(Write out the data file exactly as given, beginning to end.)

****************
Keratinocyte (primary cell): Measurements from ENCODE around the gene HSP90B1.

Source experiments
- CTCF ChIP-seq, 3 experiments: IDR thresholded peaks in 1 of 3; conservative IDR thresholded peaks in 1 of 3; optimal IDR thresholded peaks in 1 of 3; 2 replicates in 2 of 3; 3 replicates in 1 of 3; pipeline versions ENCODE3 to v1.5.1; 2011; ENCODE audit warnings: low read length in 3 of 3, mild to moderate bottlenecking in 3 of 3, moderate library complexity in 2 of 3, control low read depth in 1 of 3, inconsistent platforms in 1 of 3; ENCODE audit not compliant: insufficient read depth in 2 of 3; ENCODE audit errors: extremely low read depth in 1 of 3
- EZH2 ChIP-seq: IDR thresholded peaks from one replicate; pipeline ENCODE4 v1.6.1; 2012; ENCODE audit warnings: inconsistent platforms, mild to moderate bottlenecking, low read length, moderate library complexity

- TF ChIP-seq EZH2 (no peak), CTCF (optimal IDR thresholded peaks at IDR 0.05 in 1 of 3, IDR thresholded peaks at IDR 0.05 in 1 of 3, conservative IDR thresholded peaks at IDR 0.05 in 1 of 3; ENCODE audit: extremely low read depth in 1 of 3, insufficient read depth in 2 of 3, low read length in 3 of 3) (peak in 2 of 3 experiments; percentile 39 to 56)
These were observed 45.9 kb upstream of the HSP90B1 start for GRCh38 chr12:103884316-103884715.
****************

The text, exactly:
Keratinocyte (primary cell): Measurements from ENCODE around the gene HSP90B1.

Source experiments
- CTCF ChIP-seq, 3 experiments: IDR thresholded peaks in 1 of 3; conservative IDR thresholded peaks in 1 of 3; optimal IDR thresholded peaks in 1 of 3; 2 replicates in 2 of 3; 3 replicates in 1 of 3; pipeline versions ENCODE3 to v1.5.1; 2011; ENCODE audit warnings: low read length in 3 of 3, mild to moderate bottlenecking in 3 of 3, moderate library complexity in 2 of 3, control low read depth in 1 of 3, inconsistent platforms in 1 of 3; ENCODE audit not compliant: insufficient read depth in 2 of 3; ENCODE audit errors: extremely low read depth in 1 of 3
- EZH2 ChIP-seq: IDR thresholded peaks from one replicate; pipeline ENCODE4 v1.6.1; 2012; ENCODE audit warnings: inconsistent platforms, mild to moderate bottlenecking, low read length, moderate library complexity

- TF ChIP-seq EZH2 (no peak), CTCF (optimal IDR thresholded peaks at IDR 0.05 in 1 of 3, IDR thresholded peaks at IDR 0.05 in 1 of 3, conservative IDR thresholded peaks at IDR 0.05 in 1 of 3; ENCODE audit: extremely low read depth in 1 of 3, insufficient read depth in 2 of 3, low read length in 3 of 3) (peak in 2 of 3 experiments; percentile 39 to 56)
These were observed 45.9 kb upstream of the HSP90B1 start for GRCh38 chr12:103884316-103884715.